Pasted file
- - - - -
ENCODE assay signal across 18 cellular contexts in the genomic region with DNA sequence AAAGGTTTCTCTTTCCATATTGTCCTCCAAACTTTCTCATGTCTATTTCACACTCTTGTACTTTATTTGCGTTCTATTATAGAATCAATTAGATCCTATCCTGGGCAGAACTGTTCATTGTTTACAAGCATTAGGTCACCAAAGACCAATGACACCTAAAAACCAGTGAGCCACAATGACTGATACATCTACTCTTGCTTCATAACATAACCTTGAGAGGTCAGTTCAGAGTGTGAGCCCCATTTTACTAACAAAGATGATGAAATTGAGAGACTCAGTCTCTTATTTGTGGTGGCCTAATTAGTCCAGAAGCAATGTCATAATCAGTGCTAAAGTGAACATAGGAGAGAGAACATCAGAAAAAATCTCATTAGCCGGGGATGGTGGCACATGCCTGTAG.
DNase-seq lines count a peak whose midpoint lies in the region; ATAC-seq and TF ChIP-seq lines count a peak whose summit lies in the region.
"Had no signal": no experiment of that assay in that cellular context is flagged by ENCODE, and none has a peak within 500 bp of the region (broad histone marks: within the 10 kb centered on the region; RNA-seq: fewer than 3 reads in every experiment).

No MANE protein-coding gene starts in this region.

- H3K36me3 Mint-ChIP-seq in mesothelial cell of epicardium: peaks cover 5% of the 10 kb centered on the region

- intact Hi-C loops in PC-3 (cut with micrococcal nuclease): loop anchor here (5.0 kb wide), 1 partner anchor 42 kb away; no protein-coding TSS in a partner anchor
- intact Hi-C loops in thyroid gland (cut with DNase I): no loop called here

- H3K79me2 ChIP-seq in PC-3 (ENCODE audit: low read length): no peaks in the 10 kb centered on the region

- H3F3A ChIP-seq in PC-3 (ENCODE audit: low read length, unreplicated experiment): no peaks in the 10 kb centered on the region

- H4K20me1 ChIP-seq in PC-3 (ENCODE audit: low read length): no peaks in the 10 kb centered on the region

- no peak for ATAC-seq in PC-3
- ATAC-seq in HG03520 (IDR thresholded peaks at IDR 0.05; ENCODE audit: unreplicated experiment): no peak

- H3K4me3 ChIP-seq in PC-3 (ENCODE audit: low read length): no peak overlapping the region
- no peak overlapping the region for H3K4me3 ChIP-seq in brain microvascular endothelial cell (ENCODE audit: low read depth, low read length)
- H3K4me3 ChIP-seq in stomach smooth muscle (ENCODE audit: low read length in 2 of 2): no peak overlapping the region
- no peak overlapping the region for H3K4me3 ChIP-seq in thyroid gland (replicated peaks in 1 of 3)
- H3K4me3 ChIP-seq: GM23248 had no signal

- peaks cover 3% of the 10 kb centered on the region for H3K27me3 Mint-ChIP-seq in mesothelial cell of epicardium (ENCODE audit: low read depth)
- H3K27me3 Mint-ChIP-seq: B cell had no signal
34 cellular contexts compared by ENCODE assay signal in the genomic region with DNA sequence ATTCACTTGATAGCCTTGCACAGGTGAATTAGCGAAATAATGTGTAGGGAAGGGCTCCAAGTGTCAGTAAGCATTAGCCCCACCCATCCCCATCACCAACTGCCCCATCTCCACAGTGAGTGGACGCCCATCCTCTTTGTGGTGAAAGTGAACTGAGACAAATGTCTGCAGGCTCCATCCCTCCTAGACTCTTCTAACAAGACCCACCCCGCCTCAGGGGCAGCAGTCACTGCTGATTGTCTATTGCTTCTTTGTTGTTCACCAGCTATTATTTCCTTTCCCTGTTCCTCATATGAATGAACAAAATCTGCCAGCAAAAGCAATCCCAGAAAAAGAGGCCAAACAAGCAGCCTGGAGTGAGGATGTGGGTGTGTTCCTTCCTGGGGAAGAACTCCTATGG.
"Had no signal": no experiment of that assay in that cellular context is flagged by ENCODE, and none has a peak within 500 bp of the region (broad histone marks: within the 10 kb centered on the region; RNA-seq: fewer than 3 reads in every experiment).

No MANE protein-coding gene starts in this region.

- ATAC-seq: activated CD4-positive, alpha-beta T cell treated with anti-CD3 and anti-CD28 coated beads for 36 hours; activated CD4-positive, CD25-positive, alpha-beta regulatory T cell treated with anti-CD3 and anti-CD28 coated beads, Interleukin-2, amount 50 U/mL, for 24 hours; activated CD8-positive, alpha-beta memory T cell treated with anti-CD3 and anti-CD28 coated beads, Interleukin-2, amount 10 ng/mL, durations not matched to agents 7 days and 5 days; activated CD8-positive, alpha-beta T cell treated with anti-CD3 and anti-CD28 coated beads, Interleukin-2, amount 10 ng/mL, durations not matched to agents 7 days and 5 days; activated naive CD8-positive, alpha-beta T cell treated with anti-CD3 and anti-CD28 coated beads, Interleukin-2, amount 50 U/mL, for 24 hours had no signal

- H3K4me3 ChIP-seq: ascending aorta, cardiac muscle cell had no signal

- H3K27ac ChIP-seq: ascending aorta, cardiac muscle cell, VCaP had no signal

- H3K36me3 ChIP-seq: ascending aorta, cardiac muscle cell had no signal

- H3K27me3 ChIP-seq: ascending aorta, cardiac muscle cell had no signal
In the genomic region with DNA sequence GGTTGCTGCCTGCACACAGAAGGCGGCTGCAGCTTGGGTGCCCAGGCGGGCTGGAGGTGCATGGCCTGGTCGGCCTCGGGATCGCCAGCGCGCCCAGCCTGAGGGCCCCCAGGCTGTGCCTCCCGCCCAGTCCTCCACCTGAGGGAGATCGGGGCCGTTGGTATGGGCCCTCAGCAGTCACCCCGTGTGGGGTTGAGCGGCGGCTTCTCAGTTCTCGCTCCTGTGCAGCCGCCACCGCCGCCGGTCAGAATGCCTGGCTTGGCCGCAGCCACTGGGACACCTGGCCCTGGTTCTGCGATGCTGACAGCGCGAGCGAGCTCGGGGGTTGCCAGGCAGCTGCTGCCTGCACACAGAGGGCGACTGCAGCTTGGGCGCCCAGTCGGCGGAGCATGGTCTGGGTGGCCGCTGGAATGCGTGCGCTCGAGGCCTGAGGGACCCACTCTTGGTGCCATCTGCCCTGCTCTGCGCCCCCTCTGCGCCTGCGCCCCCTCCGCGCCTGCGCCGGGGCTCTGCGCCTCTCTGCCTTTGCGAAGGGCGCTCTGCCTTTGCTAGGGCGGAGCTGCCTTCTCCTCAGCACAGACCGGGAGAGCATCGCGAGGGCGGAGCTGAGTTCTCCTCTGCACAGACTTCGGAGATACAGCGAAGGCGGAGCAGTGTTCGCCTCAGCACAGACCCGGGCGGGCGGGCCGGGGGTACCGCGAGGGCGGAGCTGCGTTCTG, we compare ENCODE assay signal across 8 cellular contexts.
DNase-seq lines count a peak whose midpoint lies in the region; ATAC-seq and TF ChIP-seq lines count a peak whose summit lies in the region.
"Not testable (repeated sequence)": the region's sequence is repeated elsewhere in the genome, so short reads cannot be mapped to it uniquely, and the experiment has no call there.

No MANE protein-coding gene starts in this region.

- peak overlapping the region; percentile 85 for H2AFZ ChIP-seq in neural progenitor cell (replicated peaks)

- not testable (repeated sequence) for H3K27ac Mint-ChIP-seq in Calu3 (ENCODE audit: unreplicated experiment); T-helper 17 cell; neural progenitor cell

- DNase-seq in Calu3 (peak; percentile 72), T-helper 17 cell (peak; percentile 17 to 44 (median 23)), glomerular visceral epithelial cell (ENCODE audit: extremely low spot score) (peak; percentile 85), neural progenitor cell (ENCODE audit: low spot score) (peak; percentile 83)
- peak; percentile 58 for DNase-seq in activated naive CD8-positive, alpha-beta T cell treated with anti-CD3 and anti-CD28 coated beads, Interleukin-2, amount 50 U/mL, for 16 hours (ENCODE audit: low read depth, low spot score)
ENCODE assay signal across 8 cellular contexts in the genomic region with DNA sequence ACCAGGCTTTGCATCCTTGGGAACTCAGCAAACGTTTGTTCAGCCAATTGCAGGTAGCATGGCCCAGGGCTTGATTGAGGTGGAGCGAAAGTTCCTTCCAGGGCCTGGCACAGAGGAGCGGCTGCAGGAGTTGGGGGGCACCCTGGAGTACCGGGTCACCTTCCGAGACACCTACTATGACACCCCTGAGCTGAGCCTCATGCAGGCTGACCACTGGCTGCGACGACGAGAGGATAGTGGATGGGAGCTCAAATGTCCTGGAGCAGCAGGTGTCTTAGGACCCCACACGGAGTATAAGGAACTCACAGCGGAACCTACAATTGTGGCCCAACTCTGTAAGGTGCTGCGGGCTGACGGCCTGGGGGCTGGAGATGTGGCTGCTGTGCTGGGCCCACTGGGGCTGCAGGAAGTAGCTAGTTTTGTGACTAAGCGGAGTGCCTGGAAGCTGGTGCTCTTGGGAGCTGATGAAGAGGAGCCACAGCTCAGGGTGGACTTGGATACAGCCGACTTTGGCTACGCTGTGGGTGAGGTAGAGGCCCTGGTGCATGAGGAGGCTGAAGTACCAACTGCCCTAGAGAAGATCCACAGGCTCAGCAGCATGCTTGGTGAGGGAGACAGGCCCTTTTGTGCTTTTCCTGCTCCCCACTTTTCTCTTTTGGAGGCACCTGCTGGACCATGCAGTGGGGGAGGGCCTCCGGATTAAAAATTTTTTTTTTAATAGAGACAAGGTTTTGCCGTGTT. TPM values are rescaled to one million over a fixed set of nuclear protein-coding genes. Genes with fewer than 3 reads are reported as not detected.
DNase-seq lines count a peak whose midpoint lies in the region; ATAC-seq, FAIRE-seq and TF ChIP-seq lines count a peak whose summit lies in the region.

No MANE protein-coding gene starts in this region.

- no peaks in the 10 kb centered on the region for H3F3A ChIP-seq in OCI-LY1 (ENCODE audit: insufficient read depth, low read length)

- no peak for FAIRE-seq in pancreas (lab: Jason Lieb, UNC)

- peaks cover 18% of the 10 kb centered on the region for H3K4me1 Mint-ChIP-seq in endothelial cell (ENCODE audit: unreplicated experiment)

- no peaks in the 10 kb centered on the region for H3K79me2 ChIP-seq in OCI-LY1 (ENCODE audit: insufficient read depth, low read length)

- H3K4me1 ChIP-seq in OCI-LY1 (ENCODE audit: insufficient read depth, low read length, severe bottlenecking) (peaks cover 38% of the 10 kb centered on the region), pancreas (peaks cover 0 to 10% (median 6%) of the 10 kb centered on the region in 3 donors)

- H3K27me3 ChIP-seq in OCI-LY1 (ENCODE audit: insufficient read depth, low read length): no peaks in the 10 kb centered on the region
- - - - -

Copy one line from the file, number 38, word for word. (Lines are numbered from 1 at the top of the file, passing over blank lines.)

No MANE protein-coding gene starts in this region.